So Much for the Turing Test … and for Consequentialism

In a few sentences, and with his characteristic penetrating trenchance, Chastek demolishes the Turing Test, and for that matter all arguments from similarity of causal effects; I post here without apology his entire argument, on account of its brevity, precision, and devastation:

One principle of (strong/sci-fi) AI seems to be that what can replicate the effects of intelligence is intelligence, e.g. the Turing test, or the present claim by some philosophers that a Chinese room would be intelligence.

So imagine you rig up a track and trolley to accelerate at 9.8 m/s2. This perfectly replicates the effects of falling, and so is artificial falling. It deserves the name too: you could strap a helmet to the front of your train and drive at a wall 10 feet away, and it will tell you what the helmet would look like if dropped from 10 feet. But for all that the helmet at the front of your train is obviously being pushed and not falling – falling is something bodies do by themselves and being pushed isn’t. The difference is relevant to AI, for just as falling is to being pushed so thinking for oneself is to being a tool, instrument or machine. Both latter are acted on by others, and have the form by which they act in a transient way and not as a principal agent.

Arguments from similarity of causal effect are all species of affirmations of the consequent; a basic and stupid logical fallacy. The fallacious character of the Turing Test should be apparent to every student of logic. That Turing – himself no slouch at logic, forsooth – proposed it in the first place attests to the absurdity of the physicalist – or, at least, the tendentiously agnostic – proposal that his other metaphysical commitments could not excuse.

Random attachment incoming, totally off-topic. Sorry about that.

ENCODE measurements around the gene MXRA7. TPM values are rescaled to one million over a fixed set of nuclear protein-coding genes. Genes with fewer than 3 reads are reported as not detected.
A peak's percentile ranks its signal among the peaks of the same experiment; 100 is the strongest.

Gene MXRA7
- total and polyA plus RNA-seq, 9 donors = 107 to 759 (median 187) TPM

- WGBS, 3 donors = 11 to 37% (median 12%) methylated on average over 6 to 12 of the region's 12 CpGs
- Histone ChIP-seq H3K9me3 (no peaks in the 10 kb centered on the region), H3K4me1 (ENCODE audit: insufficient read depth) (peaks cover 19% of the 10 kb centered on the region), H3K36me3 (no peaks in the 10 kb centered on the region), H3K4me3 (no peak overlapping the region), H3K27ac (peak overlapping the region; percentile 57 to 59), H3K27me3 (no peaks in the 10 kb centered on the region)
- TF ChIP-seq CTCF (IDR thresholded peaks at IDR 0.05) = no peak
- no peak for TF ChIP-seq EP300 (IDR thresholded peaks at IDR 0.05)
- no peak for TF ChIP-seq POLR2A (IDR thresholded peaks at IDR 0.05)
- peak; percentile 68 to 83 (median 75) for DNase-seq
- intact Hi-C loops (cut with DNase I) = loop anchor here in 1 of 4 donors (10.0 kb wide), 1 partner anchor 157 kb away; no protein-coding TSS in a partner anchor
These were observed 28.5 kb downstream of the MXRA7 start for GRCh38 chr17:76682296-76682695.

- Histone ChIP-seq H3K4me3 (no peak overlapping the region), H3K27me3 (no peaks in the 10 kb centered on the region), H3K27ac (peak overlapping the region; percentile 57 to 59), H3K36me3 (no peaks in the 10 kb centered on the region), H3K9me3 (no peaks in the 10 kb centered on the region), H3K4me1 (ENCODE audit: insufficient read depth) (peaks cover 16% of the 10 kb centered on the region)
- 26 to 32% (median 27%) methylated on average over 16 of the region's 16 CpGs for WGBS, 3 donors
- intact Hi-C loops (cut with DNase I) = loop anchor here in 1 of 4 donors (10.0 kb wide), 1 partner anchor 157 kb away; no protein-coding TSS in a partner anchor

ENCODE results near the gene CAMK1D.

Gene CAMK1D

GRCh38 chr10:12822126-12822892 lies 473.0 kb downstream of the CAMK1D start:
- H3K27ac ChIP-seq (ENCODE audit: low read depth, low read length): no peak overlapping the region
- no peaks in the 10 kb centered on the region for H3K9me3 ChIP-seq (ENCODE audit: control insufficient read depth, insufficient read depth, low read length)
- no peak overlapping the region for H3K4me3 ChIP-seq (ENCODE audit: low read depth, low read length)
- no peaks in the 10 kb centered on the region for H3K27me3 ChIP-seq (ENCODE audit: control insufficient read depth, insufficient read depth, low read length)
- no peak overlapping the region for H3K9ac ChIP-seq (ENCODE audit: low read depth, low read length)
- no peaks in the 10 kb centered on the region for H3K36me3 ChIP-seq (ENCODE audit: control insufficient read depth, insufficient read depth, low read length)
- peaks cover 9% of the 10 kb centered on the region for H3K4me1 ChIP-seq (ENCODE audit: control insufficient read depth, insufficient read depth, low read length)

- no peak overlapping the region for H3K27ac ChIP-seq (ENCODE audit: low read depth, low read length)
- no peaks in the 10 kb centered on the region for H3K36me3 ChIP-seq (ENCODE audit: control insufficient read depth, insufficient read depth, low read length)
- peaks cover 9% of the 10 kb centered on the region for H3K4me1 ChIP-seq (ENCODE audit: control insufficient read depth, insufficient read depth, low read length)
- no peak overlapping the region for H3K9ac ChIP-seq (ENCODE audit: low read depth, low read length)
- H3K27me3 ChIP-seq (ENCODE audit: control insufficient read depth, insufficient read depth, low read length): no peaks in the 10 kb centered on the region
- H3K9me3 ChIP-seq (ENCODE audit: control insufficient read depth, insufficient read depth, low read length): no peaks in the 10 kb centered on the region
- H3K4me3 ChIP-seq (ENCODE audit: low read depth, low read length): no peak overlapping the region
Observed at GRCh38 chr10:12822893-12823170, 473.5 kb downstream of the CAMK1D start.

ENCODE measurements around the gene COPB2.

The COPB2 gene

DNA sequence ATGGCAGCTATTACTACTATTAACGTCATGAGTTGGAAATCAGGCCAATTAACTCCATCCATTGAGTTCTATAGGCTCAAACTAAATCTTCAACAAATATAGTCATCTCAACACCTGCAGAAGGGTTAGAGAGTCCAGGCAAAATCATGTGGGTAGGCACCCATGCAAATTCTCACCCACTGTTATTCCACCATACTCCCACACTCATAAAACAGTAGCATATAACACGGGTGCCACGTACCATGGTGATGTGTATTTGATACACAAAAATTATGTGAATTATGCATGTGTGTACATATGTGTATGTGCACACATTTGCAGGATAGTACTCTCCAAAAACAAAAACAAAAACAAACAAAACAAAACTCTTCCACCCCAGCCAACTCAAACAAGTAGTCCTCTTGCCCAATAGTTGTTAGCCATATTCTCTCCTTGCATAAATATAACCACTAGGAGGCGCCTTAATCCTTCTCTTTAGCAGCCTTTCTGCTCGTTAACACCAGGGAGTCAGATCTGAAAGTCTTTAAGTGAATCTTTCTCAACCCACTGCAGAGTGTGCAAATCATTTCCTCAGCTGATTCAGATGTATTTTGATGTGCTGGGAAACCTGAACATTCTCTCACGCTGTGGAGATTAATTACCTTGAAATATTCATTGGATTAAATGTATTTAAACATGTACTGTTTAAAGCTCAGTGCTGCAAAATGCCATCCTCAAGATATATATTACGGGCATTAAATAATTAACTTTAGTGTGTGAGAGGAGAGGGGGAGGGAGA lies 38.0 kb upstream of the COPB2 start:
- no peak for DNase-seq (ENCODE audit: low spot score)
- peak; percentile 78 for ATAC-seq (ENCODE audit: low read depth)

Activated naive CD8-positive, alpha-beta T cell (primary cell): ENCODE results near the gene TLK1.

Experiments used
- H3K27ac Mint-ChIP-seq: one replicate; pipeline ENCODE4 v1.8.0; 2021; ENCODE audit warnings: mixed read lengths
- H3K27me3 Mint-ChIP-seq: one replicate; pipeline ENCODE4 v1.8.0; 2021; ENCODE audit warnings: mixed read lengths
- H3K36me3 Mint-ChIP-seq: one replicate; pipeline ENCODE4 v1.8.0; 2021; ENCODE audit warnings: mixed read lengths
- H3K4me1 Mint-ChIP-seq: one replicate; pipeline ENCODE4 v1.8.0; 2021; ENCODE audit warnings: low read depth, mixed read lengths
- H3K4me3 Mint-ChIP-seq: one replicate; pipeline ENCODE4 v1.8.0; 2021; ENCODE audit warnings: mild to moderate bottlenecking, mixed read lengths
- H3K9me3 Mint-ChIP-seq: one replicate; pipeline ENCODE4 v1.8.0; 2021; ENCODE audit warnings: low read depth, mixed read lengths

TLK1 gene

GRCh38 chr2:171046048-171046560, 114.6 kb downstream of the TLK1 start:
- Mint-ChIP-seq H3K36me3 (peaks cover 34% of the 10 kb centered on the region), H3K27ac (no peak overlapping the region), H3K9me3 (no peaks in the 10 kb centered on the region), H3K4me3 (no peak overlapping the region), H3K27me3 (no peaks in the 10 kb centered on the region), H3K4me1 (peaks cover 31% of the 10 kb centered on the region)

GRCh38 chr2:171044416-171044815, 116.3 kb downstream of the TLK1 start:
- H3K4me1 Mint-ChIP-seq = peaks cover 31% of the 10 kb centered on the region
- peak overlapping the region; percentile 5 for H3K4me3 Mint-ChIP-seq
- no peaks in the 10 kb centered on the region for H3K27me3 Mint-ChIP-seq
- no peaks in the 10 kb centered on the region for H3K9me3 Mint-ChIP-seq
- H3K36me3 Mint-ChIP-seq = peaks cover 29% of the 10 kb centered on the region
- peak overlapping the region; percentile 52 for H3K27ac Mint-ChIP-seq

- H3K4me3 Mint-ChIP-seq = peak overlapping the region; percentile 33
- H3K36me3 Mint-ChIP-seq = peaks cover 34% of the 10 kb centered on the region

The same devastating critique lands upon Utilitarianism, and other consequentialist deontologies. To think that a thing is good because it happens to (seem to) work out well is to put the cart before the horse. Indeed, it is to mistake the cart for the horse.

++++++

Post Scriptum: a sodden, sad and anxious thought: is not empiricism per se a sort of consequentialism, and thus epistemologically unreliable? An experiment, however well or badly designed, turns out with a certain result. Sure, OK. Induction and all that, I get it. But is it not the case that *reasoning from results is per se affirmation of the logical consequent, and thus logically fallacious?* I’m sure this topic has been exhaustively explored by the specialists. But I’m not a specialist in the topic, so …

31 thoughts on “So Much for the Turing Test … and for Consequentialism

    • Once you see that it’s silly, you can’t unsee it, and you wonder how you ever failed to see it. But until you do see it, the silliness just isn’t there for you, so you take it seriously, and that can make it all the harder to see the silliness. “But, but,” you sputter, “but it’s *Turing*! Surely that means it must be on the right track! He’s a serious guy, and way smarter than I. If I try harder to understand how his argument works, why then …”

  1. Again, you demonstrate a talent for finding examples and metaphors that illustrate the opposite of what you think they do (in this case the source is your linked page, but still) https://www.einstein-online.info/en/spotlight/equivalence_principle/ It’s kind of impressive!

    And saying “Turing was no slouch at logic” is just embarrassing. He entirely revolutionized logic. That doesn’t mean that anything he said is automatically right, but maybe it means one should make a minimal effort to understand him before thinking you’ve cut him down with a simplistic argument.

    The most important sentence in his famous paper on computational intelligence is: “The original question, ‘Can machines think?’ I believe to be too meaningless to deserve discussion.” which is the hallmark of a sophisticated thinker who knows the scope of applicability of concepts. That is to say, consider it an English math nerd version of nonduality.